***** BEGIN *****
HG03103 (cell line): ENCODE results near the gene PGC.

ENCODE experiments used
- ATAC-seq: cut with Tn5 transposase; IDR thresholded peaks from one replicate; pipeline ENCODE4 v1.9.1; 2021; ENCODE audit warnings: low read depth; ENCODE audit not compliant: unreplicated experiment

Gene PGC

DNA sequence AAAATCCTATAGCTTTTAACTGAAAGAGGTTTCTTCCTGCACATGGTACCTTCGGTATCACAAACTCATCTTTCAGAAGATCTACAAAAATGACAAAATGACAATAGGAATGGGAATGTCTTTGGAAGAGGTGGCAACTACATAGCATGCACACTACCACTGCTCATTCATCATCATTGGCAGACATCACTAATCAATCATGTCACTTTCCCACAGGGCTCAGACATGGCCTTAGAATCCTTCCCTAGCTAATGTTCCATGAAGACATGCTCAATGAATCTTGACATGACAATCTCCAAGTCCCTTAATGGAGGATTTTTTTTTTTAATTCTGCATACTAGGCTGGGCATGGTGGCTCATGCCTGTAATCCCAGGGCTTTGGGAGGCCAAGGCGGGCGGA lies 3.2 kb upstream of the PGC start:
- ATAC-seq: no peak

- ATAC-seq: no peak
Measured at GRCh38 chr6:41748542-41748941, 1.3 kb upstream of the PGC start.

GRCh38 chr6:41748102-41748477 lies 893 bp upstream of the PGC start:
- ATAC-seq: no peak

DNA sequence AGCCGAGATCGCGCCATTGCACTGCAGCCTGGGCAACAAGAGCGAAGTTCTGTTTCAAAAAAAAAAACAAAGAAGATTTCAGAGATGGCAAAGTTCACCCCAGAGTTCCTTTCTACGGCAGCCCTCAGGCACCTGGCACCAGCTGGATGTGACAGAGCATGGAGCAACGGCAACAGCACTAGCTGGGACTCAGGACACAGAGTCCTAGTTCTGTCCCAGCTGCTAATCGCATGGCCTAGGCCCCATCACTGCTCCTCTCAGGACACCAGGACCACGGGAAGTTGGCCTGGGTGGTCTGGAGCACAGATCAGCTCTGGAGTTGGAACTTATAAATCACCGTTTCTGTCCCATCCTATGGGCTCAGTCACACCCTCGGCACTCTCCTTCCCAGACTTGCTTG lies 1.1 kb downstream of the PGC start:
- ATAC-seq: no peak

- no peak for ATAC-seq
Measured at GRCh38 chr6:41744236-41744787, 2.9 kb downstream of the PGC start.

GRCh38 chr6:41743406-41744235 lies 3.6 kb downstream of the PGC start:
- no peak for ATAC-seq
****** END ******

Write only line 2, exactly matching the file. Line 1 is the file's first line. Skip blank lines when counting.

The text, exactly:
ENCODE experiments used